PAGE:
Shyamala Pappu, senior lawyer Supreme Court of India, passed away on September 7. She was born in 1933 well before Independence. Like many of her generation, the independence movement had a defining impact on her and throughout her life this influence was reflected in her work. She remained close to the left-liberal groups in the legal profession. With her passing, the era of lawyers born before Independence has almost passed, taking away with them the memories of the early years of the functioning of the Supreme Court. While she did not belong to the first generation of lawyers who practised in the SC, she was certainly part of the history of the formative years of the court, when every issue had to be argued without reference to precedent.
It is painful today to see lawyers use PIL and Articles 14, 15, 16 and 21 of the Constitution as a mantra with no idea of the work that went into the creating of a sophisticated concept of expanding the locus standi for the disinherited. Long before the advent of PIL, she represented the working classes, supporting her arguments with the rigorous discipline of law. She once told me, with her usual sense of humour, that today’s lawyers actually think that PIL means pill.
Shyamala Pappu was designated a senior lawyer in 1971 at the young age of 38, well before some of the sitting judges of today were even born. How many of them would even know that at one time, there were strong women lawyers in the court such as Urmila Kapoor, Kapila Hingorani and Shyamala Pappu, all committed to a cause larger than themselves?
My first introduction to her was in the chamber of D.P. Singh, M.K. Ramurthi, R.K. Garg and Subash Aggarwal. She was an integral part of those chambers but retained her individuality. It was the chamber I myself joined on my first introduction to the Supreme Court. It was known for its support of left-wing causes and many of the judgements that young lawyers cite today have emerged from these chambers. It was a chamber which developed the labour jurisprudence of the Supreme Court. Trade unions of every political party came there with their legal problems. In the early phase of her career, Shyamala represented the working class. Later she developed an interest in women’s issues. She was closely associated with several NGOs, including the YWCA, to which she provided legal services.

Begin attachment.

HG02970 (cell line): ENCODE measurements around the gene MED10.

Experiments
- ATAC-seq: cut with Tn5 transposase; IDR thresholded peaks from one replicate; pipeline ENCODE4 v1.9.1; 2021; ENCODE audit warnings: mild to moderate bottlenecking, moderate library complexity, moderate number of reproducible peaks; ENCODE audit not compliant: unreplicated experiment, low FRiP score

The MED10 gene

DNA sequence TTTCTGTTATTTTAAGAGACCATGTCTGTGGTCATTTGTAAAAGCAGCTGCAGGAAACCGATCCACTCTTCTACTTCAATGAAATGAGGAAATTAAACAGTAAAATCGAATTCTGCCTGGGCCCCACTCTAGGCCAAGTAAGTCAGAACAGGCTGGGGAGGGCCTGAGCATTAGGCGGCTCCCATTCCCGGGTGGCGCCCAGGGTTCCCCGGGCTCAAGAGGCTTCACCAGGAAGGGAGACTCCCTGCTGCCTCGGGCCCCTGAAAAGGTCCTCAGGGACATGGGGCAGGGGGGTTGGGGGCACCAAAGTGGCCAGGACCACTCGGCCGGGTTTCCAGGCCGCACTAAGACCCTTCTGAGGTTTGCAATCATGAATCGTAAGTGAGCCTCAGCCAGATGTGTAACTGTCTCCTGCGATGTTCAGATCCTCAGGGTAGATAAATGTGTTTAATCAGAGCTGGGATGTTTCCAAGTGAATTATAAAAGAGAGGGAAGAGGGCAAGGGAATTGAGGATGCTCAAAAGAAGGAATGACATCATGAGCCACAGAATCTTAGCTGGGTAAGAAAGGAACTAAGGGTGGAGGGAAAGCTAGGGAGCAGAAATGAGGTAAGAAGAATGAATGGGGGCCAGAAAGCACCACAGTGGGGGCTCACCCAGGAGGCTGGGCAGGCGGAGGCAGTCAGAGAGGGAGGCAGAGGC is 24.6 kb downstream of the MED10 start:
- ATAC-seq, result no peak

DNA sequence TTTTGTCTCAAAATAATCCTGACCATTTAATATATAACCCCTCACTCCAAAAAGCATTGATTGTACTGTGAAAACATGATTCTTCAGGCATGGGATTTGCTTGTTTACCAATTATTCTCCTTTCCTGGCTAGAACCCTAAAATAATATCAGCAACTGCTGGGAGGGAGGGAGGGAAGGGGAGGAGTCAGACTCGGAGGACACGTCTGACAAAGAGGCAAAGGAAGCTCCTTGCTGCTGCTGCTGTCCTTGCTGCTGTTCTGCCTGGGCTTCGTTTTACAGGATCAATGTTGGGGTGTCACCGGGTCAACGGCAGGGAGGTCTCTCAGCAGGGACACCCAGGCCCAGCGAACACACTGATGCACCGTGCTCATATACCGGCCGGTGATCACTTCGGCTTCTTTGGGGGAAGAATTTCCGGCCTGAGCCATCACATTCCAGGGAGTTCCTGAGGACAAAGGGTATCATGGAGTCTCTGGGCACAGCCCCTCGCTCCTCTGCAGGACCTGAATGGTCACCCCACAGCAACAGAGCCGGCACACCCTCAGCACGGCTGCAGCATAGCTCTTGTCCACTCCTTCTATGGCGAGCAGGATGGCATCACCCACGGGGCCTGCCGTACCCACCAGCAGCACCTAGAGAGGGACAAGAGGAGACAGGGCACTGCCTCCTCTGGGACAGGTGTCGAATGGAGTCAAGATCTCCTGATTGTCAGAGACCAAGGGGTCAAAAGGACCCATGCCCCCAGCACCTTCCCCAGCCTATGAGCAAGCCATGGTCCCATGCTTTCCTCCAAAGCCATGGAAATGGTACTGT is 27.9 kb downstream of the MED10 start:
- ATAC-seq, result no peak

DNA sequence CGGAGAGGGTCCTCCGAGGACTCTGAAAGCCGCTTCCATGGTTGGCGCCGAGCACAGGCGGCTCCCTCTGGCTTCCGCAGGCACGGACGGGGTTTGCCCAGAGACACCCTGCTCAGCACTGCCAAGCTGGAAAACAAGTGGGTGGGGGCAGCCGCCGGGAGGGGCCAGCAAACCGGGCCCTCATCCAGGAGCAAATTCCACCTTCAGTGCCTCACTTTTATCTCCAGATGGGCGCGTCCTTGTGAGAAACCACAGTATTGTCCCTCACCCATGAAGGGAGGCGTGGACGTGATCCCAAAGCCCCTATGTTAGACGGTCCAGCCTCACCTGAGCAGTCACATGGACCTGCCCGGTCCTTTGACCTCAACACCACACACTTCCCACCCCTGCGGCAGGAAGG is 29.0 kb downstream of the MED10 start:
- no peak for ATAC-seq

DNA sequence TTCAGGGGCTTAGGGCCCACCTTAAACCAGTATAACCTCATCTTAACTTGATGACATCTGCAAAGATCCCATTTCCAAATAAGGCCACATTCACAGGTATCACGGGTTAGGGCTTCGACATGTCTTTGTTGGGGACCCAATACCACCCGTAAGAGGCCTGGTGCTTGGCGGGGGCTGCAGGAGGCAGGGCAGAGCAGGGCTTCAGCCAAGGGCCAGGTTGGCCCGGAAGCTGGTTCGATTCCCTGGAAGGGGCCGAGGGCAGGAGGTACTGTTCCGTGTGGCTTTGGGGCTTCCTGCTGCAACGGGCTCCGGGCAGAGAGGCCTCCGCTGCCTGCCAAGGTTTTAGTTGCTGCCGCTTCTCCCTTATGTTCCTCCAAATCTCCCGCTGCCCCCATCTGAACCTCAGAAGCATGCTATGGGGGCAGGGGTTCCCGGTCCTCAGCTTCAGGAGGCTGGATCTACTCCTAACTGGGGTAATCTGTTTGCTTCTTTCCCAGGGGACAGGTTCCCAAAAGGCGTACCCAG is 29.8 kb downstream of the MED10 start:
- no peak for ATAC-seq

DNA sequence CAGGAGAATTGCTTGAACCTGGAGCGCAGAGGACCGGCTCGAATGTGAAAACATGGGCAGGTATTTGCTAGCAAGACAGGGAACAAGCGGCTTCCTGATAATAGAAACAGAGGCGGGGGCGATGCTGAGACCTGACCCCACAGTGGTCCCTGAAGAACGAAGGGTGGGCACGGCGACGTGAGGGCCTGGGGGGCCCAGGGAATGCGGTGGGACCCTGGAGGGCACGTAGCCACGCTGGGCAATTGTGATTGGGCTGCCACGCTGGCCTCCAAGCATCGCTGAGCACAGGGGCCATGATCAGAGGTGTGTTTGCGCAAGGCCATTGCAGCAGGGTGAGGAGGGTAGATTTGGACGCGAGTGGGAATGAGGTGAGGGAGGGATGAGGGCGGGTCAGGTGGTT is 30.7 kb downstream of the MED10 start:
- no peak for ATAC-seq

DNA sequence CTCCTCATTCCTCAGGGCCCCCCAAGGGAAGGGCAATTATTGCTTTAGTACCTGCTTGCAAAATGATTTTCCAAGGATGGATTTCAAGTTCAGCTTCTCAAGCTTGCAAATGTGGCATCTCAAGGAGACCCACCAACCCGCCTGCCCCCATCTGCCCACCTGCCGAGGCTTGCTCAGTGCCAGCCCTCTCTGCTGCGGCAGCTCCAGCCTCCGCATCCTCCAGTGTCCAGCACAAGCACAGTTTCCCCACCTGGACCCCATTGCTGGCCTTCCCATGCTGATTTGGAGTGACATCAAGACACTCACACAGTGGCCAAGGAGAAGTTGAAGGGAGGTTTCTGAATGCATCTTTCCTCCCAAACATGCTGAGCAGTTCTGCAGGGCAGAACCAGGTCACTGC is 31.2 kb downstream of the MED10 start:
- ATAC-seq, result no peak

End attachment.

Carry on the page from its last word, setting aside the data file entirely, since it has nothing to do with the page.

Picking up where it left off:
Shyamala was justifiably ambitious and aspired to be a law officer of the Government of India but was never made one, despite the fact that she was eminently suited for the position. She could have been the first woman Attorney General of India, something that has not been considered till date. Judges acknowledged her legal talent and respected her point of view and she could hold her own against any male lawyer. Her towering personality would not admit of any diminution of her professional skills based on her sex.
Three of her chamber colleagues are no more; each one came from a history of political struggle to the profession. With them and with her, we see the passing of the very idea of lawyering with the purpose of deepening the fundamental rights of the aam aadmi. Lawyers of her generation, both men and women, understood the meaning of the directive principles of state policy and their socialist goals. They compelled the courts to be guided by those principles in their decision-making and bequeath to future generations a revolutionary jurisprudence of transformation. With the advent of liberalisation and globalisation, that jurisprudence has all but disappeared from our courts. I feel sorry for the young women lawyers of today who never got an opportunity to observe her at work, and learn what it means to be a good woman and a good lawyer. She was a leader among lawyers and she will be missed.